China’s Internet Courts are making sincere efforts to step up their use and implementation of blockchain technology for protecting and safeguarding the unique creations of the creative content writers and creators. The step has primarily been beneficial to the authors and writers who publish their works online, including the social media platforms, and face severe issues in safeguarding their legal rights or Intellectual Property Rights (IPRs) and difficulty in collecting evidence against the infringers.

Blockchain is indeed solving the evidentiary issues related to Copyright Infringement for the content writers and creators in Hangzhou, which is the capital of Zhejiang Province in East China. All the writers have to do is upload their articles, blog posts, or other literary works on a blockchain-based database, which shall automatically generate an electronic ID for the specific piece of content. Wang Jiangqiao, the executive vice president of the Hangzhou Internet Court, stated that the blockchain technology also stores the other related information about the content writer, including his or her location, time, and identity. As cryptography protects and safeguards the data and relevant information on the blockchain, it has become relatively convenient for the copyright owners to protect their works from unauthorized use and the issues of piracy. Now, a reasonable proportion of Chinese articles posted or published on the Internet consist of a marker, which signifies the fact that they are well-protected by blockchain.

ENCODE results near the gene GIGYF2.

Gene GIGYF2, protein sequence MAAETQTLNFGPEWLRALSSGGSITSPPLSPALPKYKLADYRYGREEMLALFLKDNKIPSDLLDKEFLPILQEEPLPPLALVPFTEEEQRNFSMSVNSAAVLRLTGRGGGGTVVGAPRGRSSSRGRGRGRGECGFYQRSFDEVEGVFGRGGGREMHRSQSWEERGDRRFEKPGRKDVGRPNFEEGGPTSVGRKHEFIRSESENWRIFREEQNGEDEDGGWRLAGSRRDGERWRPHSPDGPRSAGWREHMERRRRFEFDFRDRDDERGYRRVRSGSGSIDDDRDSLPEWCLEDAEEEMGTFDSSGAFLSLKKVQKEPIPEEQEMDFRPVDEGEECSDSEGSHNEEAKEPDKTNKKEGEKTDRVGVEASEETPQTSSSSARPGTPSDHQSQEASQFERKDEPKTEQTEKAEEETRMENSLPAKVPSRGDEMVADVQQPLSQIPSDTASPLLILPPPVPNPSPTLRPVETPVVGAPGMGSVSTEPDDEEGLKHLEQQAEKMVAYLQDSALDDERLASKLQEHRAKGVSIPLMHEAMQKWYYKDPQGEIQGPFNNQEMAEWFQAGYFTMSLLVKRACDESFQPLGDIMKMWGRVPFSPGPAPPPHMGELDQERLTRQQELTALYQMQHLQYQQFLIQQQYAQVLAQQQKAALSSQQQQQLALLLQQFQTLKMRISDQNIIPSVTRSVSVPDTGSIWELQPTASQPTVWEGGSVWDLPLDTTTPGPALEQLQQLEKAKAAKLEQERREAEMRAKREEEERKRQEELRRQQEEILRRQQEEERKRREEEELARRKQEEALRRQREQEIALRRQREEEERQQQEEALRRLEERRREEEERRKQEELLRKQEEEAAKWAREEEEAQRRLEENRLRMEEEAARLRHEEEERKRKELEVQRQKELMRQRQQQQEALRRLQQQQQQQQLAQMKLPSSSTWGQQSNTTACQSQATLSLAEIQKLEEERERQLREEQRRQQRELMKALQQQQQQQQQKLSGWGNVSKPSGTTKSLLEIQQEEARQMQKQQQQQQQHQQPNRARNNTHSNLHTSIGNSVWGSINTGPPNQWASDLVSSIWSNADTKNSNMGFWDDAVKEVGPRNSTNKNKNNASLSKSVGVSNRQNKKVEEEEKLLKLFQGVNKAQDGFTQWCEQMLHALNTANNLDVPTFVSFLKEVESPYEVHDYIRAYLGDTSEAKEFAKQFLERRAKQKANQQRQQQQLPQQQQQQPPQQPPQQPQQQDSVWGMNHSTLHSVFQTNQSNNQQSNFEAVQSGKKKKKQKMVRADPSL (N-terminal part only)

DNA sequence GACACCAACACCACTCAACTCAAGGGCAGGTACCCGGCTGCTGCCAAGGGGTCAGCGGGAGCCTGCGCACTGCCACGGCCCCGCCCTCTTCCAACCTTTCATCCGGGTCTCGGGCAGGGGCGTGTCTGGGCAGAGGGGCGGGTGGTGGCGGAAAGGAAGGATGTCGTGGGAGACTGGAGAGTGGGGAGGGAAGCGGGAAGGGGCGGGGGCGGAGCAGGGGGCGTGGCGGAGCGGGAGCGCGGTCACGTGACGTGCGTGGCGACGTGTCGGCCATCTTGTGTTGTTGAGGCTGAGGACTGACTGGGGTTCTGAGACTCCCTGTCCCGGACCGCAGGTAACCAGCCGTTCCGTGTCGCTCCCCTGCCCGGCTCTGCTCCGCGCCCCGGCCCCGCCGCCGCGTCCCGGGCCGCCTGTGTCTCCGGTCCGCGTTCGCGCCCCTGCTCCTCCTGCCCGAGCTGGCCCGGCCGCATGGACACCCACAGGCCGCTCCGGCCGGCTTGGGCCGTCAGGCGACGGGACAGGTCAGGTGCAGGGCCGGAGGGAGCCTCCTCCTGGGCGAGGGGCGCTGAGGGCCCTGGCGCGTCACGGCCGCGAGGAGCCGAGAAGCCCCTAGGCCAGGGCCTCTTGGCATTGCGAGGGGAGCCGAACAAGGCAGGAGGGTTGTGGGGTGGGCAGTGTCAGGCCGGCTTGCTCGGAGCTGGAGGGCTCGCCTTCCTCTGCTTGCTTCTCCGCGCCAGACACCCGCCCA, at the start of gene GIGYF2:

Hangzhou’s Internet Court is one of the three courts in China committed to dealing with the issues and disputes corresponding to online contracts, e-commerce, and internet copyright infringements. In 2018, the Hangzhou Internet Court adopted and implemented a blockchain platform for evidence. The content writer and creators can claim their IP Rights quite easily with a digital ID of their literary works on the blockchain. While facing any infringement issue or dispute, they can go ahead with handing over the blockchain data as proof to the judiciary. Up till now, the copyright owners were supposed to pay an extremely high price for safeguarding their rights, which involved other aspects like notarization and filing a lawsuit. Even if they got compensation, it would have never been enough to cover the expense of the traditional IPR claim process. The same is also apart from the lost income resulting from someone stealing your proprietary work.

It is a matter of fact that yes – the Internet is indeed a virtual world where it is exceedingly possible to modify or use data, due to which, it has become increasingly complex to prove the authenticity of the data. Gao Fuping, the dean of the School of Intellectual Property (IP) at one of the universities in East China, said that as the data on the blockchain is traceable, tamper-proof, and verifiable, it provides the evidence for handling IPR disputes on the Internet.

The Internet Courts in Guangzhou, Beijing, and Hangzhou have all launched the judicial applications of the blockchain technology. Since its establishment, the judicial blockchain of the court at Hangzhou has collected 2.1 billion pieces of data. At the beginning of November 2019, a court in Shaoxing gave the first-ever criminal sentence in China based on the evidence stored on the blockchain.